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BUSINESS
November 15, 1999 | Stephen Gregory
In the face of pared-down military budgets and increased demand for cheaper air and spacecraft, the region's aerospace industry emerged from restructuring earlier this decade with the lesson that it must reduce costs and incorporate new, time-saving technologies in order to stay competitive.
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NEWS
December 13, 2001 | From Times Wire Reports
Authorities in Michigan and Missouri tried to determine how copies of Aviation Week and Chemical Week magazines had turned up in an abandoned Al Qaeda camp in Afghanistan. A copy of the aviation magazine bearing the Ann Arbor, Mich., address of an information company called ProQuest and the name "Universal Microfilms Inc." was found earlier this week. Also found was a chemistry text and a copy of Chemical Weekly addressed to the Kansas City, Mo., public library.
NEWS
November 18, 1986 | Associated Press
The launch of a "Star Wars" space mission in September was delayed because of concerns that one of the two payloads might collide with an unmanned Soviet space station, an industry magazine reported Monday. Aviation Week & Space Technology said Soviet ground controllers changed the course of the Salyut 7 station just hours before a Delta rocket was to lift off from Cape Canaveral on Sept. 5.
BUSINESS
December 21, 1993
Richard M. Janisse voluntarily resigned as president of Martin Aviation last week, the company said Monday, adding that owner William Lyon has become president and CEO of the small-plane services company. Janisse had been president of the company, based at John Wayne Airport, for three years. Lyon, a local home builder, is owner of Air/Lyon Inc., parent company of Martin Aviation.
CALIFORNIA | LOCAL
February 12, 2006 | From a Times Staff Writer
Robert B. Hotz, longtime editor and then publisher of the influential magazine Aviation Week & Space Technology, died Thursday of complications from Parkinson's disease at a hospital in Frederick, Md. He was 91. An expert on arms-control and disarmament issues, Hotz was appointed by President Reagan to the General Advisory Committee of the U.S. Arms Control and Disarmament Agency.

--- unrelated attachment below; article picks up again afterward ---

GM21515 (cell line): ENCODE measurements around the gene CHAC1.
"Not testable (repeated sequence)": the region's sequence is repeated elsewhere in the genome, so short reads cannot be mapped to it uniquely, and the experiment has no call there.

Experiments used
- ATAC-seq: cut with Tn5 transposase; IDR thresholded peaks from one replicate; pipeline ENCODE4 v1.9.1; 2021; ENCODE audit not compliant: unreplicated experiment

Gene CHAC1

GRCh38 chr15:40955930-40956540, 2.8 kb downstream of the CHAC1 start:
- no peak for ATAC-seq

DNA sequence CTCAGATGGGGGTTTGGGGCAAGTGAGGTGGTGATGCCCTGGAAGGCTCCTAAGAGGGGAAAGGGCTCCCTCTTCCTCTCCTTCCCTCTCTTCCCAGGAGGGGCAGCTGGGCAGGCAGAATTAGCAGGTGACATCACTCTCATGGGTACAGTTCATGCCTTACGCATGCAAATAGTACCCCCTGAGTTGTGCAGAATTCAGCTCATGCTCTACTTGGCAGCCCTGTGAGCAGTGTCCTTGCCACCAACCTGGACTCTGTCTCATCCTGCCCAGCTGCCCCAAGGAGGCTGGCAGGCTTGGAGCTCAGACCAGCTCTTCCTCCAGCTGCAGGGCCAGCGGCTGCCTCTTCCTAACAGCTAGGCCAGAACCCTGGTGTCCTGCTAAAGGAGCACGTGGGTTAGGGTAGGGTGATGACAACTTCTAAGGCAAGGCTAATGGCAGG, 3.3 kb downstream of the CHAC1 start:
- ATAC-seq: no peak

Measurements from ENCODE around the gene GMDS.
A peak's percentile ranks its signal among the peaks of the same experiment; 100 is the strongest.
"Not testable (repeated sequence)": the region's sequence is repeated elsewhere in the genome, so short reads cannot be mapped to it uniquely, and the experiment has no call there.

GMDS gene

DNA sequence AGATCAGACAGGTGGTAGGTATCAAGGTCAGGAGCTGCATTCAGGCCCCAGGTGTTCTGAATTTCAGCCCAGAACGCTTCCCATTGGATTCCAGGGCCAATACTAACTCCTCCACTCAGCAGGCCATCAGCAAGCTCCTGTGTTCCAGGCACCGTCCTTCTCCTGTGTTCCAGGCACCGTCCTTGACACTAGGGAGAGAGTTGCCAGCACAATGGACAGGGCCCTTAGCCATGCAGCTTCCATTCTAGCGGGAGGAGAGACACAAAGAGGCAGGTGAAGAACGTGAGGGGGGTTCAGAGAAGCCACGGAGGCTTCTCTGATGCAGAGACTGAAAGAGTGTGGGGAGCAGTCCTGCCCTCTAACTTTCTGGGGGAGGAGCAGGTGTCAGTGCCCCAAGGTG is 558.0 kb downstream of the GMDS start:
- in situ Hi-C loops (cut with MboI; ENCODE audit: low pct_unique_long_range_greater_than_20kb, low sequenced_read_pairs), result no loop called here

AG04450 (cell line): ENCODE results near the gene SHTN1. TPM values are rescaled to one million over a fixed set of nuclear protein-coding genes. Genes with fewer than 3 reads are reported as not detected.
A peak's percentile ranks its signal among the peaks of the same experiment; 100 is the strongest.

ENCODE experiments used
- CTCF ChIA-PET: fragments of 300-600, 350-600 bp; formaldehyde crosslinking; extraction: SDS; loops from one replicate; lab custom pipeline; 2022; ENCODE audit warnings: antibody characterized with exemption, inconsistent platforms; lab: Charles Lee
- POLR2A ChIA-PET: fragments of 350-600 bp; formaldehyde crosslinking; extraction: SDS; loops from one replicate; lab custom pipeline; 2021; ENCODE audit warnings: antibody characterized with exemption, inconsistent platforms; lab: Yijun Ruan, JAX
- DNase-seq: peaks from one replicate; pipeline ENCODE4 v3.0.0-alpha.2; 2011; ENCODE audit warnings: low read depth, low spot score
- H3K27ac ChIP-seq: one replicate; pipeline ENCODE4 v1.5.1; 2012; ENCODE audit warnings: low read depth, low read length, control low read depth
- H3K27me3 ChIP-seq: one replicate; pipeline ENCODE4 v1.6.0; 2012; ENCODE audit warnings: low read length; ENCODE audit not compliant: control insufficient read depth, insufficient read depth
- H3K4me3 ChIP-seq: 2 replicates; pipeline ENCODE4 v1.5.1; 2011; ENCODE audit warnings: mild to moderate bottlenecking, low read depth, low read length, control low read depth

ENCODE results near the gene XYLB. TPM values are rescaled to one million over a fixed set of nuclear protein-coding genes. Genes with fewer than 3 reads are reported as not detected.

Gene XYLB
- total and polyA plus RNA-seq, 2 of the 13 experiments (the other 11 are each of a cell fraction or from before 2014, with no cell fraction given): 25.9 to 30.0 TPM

NEWS
January 14, 1985 | Associated Press
An intelligence-gathering satellite that may be larger than a U.S. satellite to be launched next week was put into space by the Soviet Union in September, the magazine Aviation Week and Space Technology said today. The Soviet satellite, which intercepts radio communications, is in an orbit that frequently takes it over the United States. The U.S. satellite to be carried aloft by the space shuttle Discovery on Jan. 23 is destined to be in a geosynchronous orbit 22,300 miles over the Equator.
NEWS
July 13, 1987 | United Press International
A NASA panel headed by astronaut Sally Ride will recommend development of a manned lunar base as the nation's next goal in space instead of a more glamorous flight to Mars, officials said today. But Ride, the first American woman in space and a veteran of two shuttle flights, told Aviation Week & Space Technology magazine that a manned outpost on the moon could serve as a steppingstone to Mars and that exploration of the red planet should remain as an ultimate American space objective.
NEWS
November 5, 1988 | Associated Press
The secret space shuttle mission scheduled for later this month will carry an intelligence-gathering satellite that will cover 80% of the Soviet Union, an industry magazine reported Friday. "When fully deployed, the spacecraft will have a span as large as 150 feet," Aviation Week and Space Technology reported. "It has the characteristics of an imaging radar or optical reconnaissance involving digital imaging, or both.
NEWS
July 14, 1987 | United Press International
A NASA panel headed by astronaut Sally K. Ride will recommend development of a manned lunar base as the nation's next goal in space instead of a more glamorous flight to Mars, officials said Monday. But Ride, the first American woman in space and a veteran of two shuttle flights, told Aviation Week & Space Technology magazine that a manned outpost on the moon could serve as a stepping stone to Mars and that exploration of the red planet should remain as an ultimate American space objective.
CALIFORNIA | LOCAL
October 20, 2006 | From Times Staff and Wire Reports
Merv Corning, 80, a Southern California artist best known for his realistic paintings of airplanes and football players, died Sept. 24 of lung cancer at his home in Solvang. Corning, who had no formal art education, began his career doing commercial illustration. His first major commission was for Leach International in 1959. He used watercolors to paint World War I-era planes and pilots for ads to be placed in Aviation Week & Space Technology magazine.
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